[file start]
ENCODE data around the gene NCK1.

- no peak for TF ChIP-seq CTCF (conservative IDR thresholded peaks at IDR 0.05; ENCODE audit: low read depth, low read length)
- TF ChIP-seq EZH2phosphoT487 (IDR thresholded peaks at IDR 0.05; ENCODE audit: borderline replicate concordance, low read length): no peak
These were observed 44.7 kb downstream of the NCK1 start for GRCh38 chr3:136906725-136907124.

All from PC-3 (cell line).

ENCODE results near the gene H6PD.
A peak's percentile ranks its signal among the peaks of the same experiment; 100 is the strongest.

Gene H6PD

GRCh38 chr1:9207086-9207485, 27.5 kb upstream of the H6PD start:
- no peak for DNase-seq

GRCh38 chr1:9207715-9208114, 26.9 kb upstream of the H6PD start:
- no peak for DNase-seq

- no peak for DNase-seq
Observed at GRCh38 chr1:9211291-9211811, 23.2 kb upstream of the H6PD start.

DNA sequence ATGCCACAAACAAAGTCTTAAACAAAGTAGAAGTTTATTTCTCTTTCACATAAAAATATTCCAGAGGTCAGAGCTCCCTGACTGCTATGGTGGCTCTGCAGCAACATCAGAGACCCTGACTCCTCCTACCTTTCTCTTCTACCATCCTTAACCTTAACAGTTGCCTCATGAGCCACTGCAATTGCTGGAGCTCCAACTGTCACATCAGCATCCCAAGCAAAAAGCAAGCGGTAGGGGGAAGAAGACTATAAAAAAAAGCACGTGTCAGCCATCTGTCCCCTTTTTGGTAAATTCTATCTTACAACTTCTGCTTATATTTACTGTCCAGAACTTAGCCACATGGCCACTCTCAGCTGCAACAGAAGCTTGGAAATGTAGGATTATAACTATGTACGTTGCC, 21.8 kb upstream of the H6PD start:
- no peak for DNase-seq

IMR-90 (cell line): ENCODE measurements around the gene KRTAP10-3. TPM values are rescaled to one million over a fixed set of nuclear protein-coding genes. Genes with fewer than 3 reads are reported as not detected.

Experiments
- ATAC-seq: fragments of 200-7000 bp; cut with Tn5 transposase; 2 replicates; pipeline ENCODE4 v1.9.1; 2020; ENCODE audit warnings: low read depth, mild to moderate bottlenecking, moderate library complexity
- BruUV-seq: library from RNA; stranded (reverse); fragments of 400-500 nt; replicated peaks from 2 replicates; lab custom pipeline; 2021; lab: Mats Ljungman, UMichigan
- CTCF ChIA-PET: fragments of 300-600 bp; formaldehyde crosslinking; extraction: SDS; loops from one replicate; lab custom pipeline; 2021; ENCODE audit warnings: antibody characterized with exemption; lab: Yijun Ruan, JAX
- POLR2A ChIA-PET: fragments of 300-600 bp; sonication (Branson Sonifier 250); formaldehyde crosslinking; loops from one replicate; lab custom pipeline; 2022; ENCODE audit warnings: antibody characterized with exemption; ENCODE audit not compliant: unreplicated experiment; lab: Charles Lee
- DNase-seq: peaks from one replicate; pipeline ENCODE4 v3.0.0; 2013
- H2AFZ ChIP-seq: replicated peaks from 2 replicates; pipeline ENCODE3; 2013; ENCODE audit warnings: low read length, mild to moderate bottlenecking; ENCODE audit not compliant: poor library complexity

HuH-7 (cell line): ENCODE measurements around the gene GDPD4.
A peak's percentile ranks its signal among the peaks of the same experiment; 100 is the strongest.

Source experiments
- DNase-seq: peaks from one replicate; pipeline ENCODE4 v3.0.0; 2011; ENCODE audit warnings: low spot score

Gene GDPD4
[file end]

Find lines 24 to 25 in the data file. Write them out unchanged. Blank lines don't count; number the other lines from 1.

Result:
- H2AFZ ChIP-seq: replicated peaks from 2 replicates; pipeline ENCODE3; 2013; ENCODE audit warnings: low read length, mild to moderate bottlenecking; ENCODE audit not compliant: poor library complexity

HuH-7 (cell line): ENCODE measurements around the gene GDPD4.